I hadn't intended to single out your list specifically, I originally took it more or less as you intended. But, now we have a bunch of painters listed out and certain patterns show up. I played gotcha with your list, but it wasn't personal.

Op says mine are 'trendy.' Well, they are painters showing in NYC galleries, where I live, so I have actually seen the work. There are a lot of other painters I didn't mention because I'm not impressed with their work. No one I selected makes work similar to mine and if I have a bias I don't think it's directed towards a particular style of painting.

I also think the 'quality' issue is a bugaboo as far as new modernism is concerned. Quality is part of the job description for a painter, it should go without saying. People can argue over 'what's good' forever without coming to a conclusion, I suspect this will never change.

I do find a lot of painting boring, it simply does not engage me and I walk on.

That is the real issue that needs to be discussed, what work feels relevant and what does not, why? It has nothing to do with fashion or trendy, in all honesty work which seems to engage the audience may become trendy or fashionable, but in that order, not the other way around.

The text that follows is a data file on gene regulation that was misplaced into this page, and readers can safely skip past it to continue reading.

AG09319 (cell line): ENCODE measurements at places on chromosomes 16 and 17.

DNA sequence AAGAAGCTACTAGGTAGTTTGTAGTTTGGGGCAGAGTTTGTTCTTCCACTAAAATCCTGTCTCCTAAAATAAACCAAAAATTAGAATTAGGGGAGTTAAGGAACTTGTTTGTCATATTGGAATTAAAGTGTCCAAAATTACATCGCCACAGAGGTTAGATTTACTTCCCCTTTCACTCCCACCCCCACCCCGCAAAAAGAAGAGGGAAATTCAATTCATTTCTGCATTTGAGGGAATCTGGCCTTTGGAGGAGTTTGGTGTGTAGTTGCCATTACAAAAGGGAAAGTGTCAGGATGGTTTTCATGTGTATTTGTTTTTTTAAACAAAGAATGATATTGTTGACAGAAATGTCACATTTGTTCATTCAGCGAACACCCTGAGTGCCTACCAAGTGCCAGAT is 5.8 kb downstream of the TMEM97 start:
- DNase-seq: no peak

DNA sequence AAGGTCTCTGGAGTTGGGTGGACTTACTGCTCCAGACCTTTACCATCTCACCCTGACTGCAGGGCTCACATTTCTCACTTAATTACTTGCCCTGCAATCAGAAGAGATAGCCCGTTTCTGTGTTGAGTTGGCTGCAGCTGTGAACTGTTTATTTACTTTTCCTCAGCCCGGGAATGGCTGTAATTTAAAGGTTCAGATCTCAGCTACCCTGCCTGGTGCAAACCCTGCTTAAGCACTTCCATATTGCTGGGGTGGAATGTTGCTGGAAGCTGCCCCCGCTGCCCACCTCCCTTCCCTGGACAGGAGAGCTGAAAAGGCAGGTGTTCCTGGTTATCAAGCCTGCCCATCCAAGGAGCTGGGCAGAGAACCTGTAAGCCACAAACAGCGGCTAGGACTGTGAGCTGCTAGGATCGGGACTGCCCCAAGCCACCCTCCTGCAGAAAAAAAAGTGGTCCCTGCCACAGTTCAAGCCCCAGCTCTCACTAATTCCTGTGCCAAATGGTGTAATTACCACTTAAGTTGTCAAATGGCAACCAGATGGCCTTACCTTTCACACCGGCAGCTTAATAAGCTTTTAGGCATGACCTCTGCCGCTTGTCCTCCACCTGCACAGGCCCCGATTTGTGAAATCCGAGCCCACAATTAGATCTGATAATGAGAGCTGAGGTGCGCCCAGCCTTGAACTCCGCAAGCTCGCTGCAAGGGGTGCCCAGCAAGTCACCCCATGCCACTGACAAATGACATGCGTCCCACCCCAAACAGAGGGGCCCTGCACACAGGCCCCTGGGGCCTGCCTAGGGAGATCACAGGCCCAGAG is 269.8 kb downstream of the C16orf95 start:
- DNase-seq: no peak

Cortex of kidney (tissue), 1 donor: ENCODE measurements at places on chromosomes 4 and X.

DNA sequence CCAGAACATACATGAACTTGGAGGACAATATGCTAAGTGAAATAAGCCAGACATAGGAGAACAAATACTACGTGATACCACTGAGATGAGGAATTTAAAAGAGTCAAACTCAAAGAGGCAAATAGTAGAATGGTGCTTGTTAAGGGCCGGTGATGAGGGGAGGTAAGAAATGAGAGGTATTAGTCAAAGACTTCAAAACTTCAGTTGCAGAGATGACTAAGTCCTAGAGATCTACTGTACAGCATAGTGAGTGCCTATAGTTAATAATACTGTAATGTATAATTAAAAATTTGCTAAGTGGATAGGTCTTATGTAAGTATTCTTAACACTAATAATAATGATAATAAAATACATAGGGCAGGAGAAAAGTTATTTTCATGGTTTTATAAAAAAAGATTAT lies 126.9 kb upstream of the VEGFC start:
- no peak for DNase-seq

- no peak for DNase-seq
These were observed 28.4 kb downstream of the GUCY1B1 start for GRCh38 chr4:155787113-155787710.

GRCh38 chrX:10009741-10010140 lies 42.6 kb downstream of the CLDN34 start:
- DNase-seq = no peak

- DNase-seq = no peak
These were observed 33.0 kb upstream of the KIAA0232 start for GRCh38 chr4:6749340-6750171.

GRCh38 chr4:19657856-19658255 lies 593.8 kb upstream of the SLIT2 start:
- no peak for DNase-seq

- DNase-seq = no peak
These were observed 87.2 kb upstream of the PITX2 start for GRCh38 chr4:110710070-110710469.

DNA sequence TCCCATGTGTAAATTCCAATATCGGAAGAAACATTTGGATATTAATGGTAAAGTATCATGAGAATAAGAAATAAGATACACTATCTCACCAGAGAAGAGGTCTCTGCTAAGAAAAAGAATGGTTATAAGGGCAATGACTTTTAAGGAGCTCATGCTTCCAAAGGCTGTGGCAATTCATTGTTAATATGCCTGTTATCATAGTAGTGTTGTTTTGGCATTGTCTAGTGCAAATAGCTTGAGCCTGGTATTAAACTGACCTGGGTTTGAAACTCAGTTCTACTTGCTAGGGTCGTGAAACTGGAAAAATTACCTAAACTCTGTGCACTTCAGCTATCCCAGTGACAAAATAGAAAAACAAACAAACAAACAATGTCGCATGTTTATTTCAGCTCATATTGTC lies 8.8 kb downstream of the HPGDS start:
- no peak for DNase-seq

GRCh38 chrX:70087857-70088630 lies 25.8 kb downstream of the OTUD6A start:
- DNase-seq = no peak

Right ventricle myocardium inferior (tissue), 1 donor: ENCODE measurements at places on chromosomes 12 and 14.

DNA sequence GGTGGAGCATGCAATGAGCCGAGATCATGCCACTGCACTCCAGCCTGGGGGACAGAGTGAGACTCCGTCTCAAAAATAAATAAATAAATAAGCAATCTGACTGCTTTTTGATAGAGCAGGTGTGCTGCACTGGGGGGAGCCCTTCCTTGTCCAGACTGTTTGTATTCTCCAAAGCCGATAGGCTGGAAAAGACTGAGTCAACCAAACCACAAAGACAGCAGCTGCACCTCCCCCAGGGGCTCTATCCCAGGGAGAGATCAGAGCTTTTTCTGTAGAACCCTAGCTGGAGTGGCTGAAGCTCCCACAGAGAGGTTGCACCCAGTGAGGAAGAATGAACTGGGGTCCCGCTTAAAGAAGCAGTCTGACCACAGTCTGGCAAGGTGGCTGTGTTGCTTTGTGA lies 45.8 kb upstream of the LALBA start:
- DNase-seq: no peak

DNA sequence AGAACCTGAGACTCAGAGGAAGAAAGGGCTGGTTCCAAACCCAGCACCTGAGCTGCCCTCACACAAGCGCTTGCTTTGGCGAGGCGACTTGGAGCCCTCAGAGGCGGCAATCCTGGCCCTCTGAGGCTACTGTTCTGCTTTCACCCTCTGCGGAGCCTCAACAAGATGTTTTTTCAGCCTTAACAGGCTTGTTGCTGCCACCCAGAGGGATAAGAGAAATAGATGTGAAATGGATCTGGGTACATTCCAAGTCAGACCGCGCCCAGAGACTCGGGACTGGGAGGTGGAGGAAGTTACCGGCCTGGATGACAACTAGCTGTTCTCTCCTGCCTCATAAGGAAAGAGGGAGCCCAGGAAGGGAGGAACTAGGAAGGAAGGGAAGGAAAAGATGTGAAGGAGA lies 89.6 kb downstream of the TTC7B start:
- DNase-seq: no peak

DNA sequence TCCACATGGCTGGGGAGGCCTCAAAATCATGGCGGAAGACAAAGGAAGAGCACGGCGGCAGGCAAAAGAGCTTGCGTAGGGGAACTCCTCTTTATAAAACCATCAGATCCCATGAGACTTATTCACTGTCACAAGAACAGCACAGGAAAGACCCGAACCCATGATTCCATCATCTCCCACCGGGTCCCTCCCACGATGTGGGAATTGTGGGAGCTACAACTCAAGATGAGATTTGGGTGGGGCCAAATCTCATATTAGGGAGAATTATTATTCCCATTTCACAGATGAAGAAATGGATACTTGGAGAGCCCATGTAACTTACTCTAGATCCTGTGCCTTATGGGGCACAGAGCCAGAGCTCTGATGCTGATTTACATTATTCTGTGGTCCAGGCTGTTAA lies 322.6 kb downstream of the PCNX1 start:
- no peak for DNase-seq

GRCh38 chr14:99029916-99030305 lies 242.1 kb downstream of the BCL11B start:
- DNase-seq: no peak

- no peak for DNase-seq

119.

opie

May 31, 2008, 1:27 PM

The first thing we need to do to pursue this thing, George, is get rid of "relevant" and "important" and "influential". There is plenty of bad art that is all of those things. If we can start with the assumption that there is such a thing as good art, that would be a first step.

permit me to introduce an extract which may be helpful:

"Once we accept that there there is such a thing as good art and bad art and that good art has value for us then we are forced to conclude that the judgements we make about it are not individual exercises of taste but functions of how well we get what the art has. We are too neurologically similar to even suggest, as the word "subjective" does, that the judgement of this thing we love and agonize over and spend billions on can possibly be intrinsically capricious. We don't need to make a list of great art or even agree about what is good, although we do that anyway. All we need to do is agree that there is such a thing in the first place. Everything else follows from that. The artist puts something in; you take something out. There is value there or there isn't. You either get it or you don't. Art is for you, and getting it is up to you, nobody else.

Furthermore, art in the viewing comes acoss through the singular effect of the living whole, not the identifiable elements nor the intellectually derived implications of the recognizable parts. These are only materials, musical notes or words or oil paint or more complex configurations and embodiments. Art as such resides not in specifiable content but as a reflection of a series of judgements the artist made about content while consulting that core experience. There are a million paintings of the crucifixion, for example. They all have the same intense, meaningful familiar content. However, very few are great art, and the art experience provided by these has nothing to do - I repeat, nothing to do - with religion."

120.

opie

May 31, 2008, 1:28 PM